Although it’s many years since they were a common sight on British streets, one city where you can still see police boxes in situ is Glasgow, where, thanks to the efforts of conservation groups in the 1990s, there is every chance you’ll stumble across one. Rather wonderfully, locals there are so used to seeing TARDISes dotted around that they go unnoticed for the most part and it’s only visitors who stop for a photo, a joke with their friends about where they fancy going, and a quick push at the door (just to see, you understand…).
Tourism authorities have cottoned on to this, naturally enough, and in 2014 launched the Whovian Guide to Glasgow, a walking tour of the city centre, to coincide with former Glasgow School of Art student Peter Capaldi’s debut as the Doctor.
Three years on, the guide is due an update and as we’ll see isn’t always 100% reliable but it certainly provides a handy tool to explore the city. Glasgow has a relatively compact city centre and it’s perfectly possible to see all the police boxes in a day – although if you’re there for a weekend, as your correspondent was recently, better to stroll and allow time to stop and browse along the route to take in some of the many attractions it has to offer.
Great Western Road
The Doctor has parked the TARDIS in some pretty nifty places over the years, but perhaps never more so than here in the west of the city where this box is plonked very neatly in a gap in the railings at the edge of Glasgow Botanic Gardens. Probably the smartest of all the police boxes, this one has been in use as a small (but bigger in the inside) coffee stall and, as recently as August 2017, was up for rental. The rent asked for was £5220 per annum – not bad for all of time and space, I reckon.
Formerly in the Transport Museum, this vividly coloured box presents an eye-catching sight in the heart of Glasgow’s shopping area and is reportedly used for for selling newspapers, although it was closed when I visited. And as you can see, I knocked and shouted and everything. The decision to use red paint was apparently down to frugally-minded city authorities who wanted to use the same colour as for post boxes and telephone boxes rather than splash out on tins of police box blue. The idea surely has potential as an adventure whereby negatively charged ions (or something) emitted by the Cybermen cause chaos with the TARDIS’s colour scheme.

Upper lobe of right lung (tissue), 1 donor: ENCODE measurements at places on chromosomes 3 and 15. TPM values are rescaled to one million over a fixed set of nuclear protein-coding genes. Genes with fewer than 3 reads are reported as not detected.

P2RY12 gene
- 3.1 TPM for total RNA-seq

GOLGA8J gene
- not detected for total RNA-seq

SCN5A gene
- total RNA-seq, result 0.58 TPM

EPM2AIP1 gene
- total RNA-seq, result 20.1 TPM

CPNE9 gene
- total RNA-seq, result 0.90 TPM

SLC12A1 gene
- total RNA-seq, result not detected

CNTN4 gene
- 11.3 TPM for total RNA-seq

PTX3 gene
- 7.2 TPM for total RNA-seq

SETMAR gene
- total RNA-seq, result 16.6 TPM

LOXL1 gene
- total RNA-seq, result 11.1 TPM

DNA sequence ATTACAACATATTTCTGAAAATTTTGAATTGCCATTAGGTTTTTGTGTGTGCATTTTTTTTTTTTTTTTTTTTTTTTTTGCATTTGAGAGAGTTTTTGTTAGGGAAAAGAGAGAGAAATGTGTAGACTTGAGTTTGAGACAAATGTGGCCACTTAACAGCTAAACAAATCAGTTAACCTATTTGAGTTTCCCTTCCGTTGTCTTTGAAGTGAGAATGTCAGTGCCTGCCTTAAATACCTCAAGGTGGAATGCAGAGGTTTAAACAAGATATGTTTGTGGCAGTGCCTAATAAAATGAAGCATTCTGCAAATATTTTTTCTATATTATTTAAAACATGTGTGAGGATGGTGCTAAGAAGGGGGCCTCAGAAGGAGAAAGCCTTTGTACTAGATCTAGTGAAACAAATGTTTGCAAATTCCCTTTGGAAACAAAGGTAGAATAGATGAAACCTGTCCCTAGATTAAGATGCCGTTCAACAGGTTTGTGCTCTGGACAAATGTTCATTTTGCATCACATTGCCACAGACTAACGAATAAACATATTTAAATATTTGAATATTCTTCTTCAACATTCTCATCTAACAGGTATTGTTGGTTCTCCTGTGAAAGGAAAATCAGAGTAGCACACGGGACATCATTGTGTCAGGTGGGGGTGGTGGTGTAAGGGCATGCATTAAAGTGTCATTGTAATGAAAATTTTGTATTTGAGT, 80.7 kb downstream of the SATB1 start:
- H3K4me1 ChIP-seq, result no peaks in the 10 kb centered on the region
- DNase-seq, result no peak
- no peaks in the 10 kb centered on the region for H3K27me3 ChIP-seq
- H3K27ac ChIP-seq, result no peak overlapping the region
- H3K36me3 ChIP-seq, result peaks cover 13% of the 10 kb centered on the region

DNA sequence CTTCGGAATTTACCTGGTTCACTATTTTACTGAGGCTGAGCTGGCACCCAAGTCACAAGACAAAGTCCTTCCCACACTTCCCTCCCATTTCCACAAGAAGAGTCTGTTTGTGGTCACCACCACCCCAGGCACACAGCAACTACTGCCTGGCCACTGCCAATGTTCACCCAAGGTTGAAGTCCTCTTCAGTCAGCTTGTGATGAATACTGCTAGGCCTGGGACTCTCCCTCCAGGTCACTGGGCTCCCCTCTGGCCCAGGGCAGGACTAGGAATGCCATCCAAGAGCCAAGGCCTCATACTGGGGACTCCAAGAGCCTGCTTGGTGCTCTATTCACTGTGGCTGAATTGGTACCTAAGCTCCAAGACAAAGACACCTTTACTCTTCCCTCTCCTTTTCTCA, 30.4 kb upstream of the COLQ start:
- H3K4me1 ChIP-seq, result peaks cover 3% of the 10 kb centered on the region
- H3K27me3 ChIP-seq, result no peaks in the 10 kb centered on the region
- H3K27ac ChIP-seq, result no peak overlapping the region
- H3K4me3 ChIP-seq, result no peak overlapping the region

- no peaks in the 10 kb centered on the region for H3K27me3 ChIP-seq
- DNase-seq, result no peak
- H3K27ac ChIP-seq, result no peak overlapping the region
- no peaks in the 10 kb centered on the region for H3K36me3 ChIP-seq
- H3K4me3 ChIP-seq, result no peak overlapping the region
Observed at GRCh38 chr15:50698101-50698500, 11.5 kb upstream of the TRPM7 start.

Looking a bit bashed up and worse for wear, this box on Glasgow’s bustling main shopping street is reported by the Whovian Guide to be home of coffee shop, ‘Go Public’, although like the previous one it was closed when we visited. It’s most notable for the Hot Dogs sign across the top which presents an interesting spin on the Bad Wolf TARDIS which caused such alarm at the conclusion of Turn Left.
But what temporal warning could the message be designed to send the Doctor on this occasion? To pick up a takeaway? Over to you, Chris Chibnall…
Located in the city centre close to Merchant City, this box was apparently painted red until a few years ago. The sturdy concrete base you can see on this and the other boxes is a sign that they are all solidly made constructions.
Close by is another entry on the Whovian Guide – Ingram Street where, the guide excitedly reports, ‘in 1978 audiences tuning in to Scottish TV News were surprised to see a Dalek running riot… accosting traffic wardens and young children, as scenes were filmed for an episode of the Doctor Who series’. It’s okay, you haven’t somehow missed out on a lost Tom Baker story – said Dalek wasn’t in fact being filmed for the show, although it’s not entirely clear what was going on – judge for yourself by viewing the clip over at Scotland on Screen.
Reported by the Whovian Guide as still in use by the council’s Community Safety Team and Police Scotland, this box sits proudly by the side of the road – an image reminiscent of some of those early moments in Rose when viewers were being introduced to the Doctor all over again.
I’ve concentrated here on the police boxes featured in the guide (although the one at Cathedral Square eluded me despite my best efforts to find it – perhaps it’s been removed, or has a cloaking device fitted?) but there are other points of interest on the tour. Sadly, we ran out of time to check out the Sunken Dalek Mural but it will be fun to snap that one next time, and elsewhere you can check out places associated with both Peter Capaldi’s and David Tennant’s time in the city. For anyone with an interest in Doctor Who, the police box trail presents a quirky way to explore Glasgow and see these iconic structures in place.
Download the Whovian Guide to Glasgow Tour now.